At any time of year, Portland's charms—its scenic bridges, lush parks, microbreweries and the incomparable Powell's bookstore—would tempt me to visit. But I've never longed to be in that city as much as I do right now. The American Physical Society's March Meeting is in full swing, and I'm missing out on the hottest breakthroughs in condensed matter physics (the field that gave us the semiconductor, people!) and other strange and fascinating areas. I went to the April Meeting (held, counterintuitively, in February), and it was like a Vegas buffet—too much to choose from and not enough room (in this case mental) for all of the delicious physicsy goodness being offered. And if April is like a Vegas buffet, well, then March is like a Vegas buffet with extra sushi. Hopefully we'll get some nice tidbits in the coming days from our other bloggers, but they've already served a favorite dish of mine, so bear with me while I salivate from afar, as it were.
You may not expect to hear about the stock market at a physics conference, but don't underestimate what physicists are thinking about. H. Eugene Stanley calls himself an econophysicist—he coined the term—and appears to have a physicists' firm belief in not fooling ourselves when it comes to what we know, in this case, about economics. At a session titled, quite wonderfully, "Four Horsemen of the Apocalypse Redux: The Physics of Global Catastrophes and Global Countermeasures," Stanley presented work that I'm tempted to call "microeconomics," although that wouldn't be quite right. Instead of looking at grand, sweeping economic trends, he wanted to see what was going on at a scale that financiers usually ignore.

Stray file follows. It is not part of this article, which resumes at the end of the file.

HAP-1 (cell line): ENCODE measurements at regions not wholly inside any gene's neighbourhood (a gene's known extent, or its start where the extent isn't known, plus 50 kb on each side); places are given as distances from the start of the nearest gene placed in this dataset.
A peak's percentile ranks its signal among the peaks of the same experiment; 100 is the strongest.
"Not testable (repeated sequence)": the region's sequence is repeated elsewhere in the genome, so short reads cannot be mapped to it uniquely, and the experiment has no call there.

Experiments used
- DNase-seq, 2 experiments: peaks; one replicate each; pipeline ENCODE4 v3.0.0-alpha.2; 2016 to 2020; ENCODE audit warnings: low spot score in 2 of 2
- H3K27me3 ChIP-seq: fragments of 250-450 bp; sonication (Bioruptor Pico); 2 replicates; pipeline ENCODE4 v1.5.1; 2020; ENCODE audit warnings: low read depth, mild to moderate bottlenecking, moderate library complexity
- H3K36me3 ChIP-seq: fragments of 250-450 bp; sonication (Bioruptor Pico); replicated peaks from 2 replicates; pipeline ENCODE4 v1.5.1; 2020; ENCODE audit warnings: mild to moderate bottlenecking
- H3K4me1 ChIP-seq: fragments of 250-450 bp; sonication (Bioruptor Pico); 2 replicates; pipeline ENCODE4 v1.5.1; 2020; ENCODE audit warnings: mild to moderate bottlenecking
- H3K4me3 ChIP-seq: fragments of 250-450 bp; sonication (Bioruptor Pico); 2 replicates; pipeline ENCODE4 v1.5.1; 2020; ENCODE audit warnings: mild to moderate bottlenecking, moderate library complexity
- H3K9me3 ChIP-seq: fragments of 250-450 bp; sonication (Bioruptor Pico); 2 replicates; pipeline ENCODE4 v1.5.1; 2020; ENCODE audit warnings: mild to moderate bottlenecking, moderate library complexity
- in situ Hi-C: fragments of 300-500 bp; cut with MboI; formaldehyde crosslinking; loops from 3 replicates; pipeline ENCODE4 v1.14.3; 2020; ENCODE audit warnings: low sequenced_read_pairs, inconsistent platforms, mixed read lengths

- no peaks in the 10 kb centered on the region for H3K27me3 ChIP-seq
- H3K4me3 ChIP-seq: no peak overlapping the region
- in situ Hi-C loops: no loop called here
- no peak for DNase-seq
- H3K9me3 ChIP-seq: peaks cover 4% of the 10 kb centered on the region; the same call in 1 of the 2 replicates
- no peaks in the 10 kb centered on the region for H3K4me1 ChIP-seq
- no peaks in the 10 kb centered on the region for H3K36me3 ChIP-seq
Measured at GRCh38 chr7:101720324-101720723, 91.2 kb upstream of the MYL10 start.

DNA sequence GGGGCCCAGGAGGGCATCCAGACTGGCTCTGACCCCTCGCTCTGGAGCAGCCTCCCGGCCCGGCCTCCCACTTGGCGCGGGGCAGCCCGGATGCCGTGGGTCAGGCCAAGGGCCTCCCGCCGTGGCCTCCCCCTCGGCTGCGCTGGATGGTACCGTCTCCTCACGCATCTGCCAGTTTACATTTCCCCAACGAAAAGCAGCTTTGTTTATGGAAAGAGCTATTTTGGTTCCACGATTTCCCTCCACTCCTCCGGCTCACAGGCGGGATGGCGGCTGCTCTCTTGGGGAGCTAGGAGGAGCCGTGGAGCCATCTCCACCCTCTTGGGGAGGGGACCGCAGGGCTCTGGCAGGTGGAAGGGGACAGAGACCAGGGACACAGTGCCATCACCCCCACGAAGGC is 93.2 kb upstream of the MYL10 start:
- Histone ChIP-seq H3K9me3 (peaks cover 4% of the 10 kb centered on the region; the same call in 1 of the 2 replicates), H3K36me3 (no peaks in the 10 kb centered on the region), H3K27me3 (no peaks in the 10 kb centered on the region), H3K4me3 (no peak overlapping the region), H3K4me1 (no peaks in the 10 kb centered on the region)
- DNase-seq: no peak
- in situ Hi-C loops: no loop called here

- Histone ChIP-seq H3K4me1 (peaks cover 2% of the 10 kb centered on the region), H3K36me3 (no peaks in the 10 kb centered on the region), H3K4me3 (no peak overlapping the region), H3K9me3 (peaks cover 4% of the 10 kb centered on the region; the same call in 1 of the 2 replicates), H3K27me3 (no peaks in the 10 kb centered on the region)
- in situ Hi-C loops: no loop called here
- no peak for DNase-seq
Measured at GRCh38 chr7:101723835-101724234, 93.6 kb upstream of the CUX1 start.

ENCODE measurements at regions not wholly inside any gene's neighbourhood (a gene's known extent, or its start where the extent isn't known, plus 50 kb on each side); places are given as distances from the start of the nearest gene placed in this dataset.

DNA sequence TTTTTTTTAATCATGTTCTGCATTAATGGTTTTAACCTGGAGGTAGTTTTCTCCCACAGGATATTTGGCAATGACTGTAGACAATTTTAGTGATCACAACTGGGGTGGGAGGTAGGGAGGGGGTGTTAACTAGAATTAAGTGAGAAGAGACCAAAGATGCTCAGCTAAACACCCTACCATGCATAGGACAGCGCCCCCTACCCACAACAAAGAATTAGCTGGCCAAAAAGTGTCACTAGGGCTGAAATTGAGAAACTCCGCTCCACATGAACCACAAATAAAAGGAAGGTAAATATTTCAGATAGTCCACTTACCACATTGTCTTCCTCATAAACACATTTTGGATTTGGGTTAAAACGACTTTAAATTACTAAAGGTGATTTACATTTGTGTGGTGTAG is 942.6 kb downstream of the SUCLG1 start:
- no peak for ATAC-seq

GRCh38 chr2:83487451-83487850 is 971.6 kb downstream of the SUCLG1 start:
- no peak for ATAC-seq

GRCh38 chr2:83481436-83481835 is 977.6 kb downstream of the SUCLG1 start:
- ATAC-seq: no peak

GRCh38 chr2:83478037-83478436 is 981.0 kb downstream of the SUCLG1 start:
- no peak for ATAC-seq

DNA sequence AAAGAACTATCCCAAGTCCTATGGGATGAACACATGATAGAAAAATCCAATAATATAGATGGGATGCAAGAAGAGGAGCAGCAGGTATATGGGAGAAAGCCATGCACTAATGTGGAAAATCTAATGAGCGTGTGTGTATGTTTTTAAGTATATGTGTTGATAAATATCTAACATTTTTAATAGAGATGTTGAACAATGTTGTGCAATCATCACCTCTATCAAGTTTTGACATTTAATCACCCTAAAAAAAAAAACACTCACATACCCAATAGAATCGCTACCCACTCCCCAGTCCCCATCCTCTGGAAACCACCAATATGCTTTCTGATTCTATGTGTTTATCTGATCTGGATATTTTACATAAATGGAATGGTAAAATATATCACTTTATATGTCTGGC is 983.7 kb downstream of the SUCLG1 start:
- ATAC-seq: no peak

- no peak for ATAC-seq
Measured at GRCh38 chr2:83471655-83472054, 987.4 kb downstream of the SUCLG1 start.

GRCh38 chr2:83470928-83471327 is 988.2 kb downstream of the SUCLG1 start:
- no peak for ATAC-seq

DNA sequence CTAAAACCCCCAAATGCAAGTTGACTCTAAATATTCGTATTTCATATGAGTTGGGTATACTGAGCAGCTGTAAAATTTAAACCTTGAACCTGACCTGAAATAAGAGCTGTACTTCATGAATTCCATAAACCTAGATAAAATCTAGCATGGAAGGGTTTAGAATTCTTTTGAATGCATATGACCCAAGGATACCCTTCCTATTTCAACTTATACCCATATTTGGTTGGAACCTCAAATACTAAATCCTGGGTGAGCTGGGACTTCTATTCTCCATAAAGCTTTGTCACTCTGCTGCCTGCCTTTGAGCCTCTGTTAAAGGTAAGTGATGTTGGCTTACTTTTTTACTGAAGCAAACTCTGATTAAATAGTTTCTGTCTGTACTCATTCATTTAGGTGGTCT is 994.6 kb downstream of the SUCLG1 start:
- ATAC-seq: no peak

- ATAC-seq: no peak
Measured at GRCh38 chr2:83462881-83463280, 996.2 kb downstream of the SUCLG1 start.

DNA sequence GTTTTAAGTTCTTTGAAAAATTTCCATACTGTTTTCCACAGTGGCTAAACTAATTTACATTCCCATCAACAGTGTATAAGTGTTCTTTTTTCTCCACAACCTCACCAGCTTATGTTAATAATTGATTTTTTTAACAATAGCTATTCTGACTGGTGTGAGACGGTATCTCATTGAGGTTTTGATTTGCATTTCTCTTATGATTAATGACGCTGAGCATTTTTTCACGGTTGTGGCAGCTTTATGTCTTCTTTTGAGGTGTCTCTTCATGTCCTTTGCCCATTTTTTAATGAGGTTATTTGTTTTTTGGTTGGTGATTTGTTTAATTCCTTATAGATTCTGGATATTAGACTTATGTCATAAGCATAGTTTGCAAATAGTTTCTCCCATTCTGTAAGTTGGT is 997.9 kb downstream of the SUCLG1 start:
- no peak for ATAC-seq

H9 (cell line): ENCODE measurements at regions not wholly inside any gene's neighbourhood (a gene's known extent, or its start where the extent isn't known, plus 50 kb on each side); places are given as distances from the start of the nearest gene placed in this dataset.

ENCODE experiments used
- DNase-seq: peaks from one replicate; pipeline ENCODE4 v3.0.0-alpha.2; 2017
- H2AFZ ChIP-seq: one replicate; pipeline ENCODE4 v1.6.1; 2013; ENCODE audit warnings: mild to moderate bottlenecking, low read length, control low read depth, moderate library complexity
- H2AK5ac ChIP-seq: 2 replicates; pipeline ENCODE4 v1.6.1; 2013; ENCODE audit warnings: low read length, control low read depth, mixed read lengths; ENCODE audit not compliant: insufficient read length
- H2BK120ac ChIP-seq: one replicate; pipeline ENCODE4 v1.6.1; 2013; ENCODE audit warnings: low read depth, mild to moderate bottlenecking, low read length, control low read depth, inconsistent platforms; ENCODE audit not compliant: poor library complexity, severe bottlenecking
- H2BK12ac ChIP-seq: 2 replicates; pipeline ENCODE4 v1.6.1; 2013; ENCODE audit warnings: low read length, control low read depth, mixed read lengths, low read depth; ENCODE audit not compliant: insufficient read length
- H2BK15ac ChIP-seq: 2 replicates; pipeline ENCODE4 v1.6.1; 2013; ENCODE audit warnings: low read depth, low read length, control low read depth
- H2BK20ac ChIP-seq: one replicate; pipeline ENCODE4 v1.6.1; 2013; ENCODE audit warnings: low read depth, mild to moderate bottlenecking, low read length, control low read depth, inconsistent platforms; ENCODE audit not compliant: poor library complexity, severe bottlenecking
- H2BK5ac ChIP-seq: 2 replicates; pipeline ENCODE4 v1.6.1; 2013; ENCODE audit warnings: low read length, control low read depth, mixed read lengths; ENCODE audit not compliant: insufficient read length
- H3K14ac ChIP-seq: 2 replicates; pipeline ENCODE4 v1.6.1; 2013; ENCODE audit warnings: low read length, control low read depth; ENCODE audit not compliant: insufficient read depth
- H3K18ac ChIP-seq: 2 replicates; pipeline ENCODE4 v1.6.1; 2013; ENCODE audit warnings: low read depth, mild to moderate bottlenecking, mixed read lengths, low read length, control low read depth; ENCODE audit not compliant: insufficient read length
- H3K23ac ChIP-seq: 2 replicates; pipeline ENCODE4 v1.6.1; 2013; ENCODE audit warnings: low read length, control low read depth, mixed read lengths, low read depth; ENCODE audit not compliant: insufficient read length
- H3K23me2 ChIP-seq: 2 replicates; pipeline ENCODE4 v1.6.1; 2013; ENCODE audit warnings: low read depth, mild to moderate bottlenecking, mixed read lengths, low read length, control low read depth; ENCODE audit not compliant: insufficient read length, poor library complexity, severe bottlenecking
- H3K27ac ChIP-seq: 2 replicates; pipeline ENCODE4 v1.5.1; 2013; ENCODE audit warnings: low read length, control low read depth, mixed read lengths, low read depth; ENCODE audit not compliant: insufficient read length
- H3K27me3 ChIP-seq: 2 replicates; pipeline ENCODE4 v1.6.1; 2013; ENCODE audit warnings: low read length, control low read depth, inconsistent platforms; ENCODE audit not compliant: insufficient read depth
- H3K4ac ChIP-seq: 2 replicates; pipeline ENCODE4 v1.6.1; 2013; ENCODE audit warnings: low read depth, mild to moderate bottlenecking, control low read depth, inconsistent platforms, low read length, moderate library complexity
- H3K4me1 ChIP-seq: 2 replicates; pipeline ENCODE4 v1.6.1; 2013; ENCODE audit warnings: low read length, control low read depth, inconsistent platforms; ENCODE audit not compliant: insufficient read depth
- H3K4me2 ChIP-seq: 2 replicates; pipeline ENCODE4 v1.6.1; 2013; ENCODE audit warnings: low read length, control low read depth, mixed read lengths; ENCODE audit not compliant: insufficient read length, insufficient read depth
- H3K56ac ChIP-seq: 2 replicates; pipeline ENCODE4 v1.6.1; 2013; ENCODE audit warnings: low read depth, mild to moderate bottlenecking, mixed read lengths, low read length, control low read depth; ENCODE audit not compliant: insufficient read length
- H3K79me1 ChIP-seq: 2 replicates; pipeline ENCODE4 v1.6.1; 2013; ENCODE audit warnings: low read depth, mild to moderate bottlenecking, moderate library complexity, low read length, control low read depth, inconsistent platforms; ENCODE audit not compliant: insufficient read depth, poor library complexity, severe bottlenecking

If you think our economy is too tumultuous to bear thinking about, try looking at the bubbling frenzy of stock prices and volumes microsecond to microsecond. Stanley analyzed 14 million German Stock Exchange trades, logged to the nearest microsecond, over a 9 month period, and he saw that trading sped up and increased in volume following periods of extreme spikiness, while lulls had a knock on effect on trading, slowing it down and decreasing the volume of trades. Disturbingly, he saw that the stock market has something of a fractal nature; surges and falls seemed to work this way, whether they're on the scale of a few seconds or months. So the booms and busts that take us by surprise really shouldn't at all. "The statistical properties of these 'outliers' are identical to the statistical properties of everyday fluctuations," he writes in his abstract. If the microscale financial world is a bubbling cauldron, we should expect to see the same dynamics when we zoom out to more practical length scales.
Stanley isn't your average economist by a long shot, but he's doing something extremely exciting: applying the bread-and-butter data-mining techniques of physics to a world that's pretty much only been thought about in the abstract. A glance at the list of papers he has on the physics preprint arXiv and you'll see everything from public debt to corruption, heady stuff for the director of a "polymer studies" center. As someone who's turned a career in physics to new subjects, he's almost the opposite of a very public economist. A recent profile of Paul Krugman asked whether the Nobel Prize-winning economist had anywhere else to go in his career. It also mentioned how Krugman berated fellow economists in a New York Times column last fall for failing to see the current crisis coming. I wonder whether he would find Stanley's approach to be an viable avenue for pushing economics to new levels of rigor and predictive power. Krugman's not likely to do much in academia anymore; profile even quotes him saying, somewhat facetiously, "If I do have some brilliant academic insight, what are they going to do, give me a Nobel Prize?" Maybe not in the same field, but why not?